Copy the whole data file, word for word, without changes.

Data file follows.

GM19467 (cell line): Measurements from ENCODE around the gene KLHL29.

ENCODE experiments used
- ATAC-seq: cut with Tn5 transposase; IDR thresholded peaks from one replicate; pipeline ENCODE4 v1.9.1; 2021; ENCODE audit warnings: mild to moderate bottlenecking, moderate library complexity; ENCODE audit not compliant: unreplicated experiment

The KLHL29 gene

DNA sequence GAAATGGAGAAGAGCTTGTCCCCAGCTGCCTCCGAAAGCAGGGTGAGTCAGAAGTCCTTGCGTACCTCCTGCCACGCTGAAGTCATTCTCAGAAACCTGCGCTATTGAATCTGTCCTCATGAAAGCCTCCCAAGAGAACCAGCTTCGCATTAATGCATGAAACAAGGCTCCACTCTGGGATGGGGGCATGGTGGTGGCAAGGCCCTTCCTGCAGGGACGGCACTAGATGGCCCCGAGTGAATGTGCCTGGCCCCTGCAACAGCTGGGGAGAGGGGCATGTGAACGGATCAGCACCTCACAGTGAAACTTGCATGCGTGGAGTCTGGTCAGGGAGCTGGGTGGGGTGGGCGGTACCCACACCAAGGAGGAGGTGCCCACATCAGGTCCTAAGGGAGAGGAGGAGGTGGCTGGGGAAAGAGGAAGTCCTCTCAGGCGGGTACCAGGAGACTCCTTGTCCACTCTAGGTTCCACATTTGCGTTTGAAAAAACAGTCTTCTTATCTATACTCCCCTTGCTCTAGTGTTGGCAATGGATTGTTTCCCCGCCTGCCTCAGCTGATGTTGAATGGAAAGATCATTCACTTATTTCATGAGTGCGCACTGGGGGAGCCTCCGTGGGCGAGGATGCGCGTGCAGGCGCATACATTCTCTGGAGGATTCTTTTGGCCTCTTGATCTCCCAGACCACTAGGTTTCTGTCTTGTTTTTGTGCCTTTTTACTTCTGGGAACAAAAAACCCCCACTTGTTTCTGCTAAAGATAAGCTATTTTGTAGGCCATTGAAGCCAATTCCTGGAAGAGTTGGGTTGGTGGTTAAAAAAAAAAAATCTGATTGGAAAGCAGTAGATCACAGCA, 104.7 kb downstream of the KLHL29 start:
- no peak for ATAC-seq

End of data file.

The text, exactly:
GM19467 (cell line): Measurements from ENCODE around the gene KLHL29.

ENCODE experiments used
- ATAC-seq: cut with Tn5 transposase; IDR thresholded peaks from one replicate; pipeline ENCODE4 v1.9.1; 2021; ENCODE audit warnings: mild to moderate bottlenecking, moderate library complexity; ENCODE audit not compliant: unreplicated experiment

The KLHL29 gene

DNA sequence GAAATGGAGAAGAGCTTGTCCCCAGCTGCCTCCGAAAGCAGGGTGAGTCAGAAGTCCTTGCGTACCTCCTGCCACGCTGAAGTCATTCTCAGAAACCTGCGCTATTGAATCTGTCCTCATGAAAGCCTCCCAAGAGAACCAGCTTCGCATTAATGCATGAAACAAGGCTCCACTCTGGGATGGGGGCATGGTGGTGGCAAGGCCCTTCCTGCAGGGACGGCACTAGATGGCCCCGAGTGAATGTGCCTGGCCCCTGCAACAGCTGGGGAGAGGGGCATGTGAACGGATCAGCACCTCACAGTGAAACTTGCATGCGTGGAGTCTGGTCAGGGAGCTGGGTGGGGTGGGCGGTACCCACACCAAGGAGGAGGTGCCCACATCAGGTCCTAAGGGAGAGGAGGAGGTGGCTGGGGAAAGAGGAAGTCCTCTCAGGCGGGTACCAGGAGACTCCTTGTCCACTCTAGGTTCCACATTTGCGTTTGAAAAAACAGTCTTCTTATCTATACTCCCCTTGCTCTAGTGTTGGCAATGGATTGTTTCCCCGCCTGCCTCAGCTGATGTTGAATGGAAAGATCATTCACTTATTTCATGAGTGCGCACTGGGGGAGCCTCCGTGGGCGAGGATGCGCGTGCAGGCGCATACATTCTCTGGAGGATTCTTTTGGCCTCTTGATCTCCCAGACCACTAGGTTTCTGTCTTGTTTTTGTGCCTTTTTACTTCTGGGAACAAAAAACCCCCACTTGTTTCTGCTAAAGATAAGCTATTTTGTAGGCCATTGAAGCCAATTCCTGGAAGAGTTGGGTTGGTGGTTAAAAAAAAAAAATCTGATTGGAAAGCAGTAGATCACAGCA, 104.7 kb downstream of the KLHL29 start:
- no peak for ATAC-seq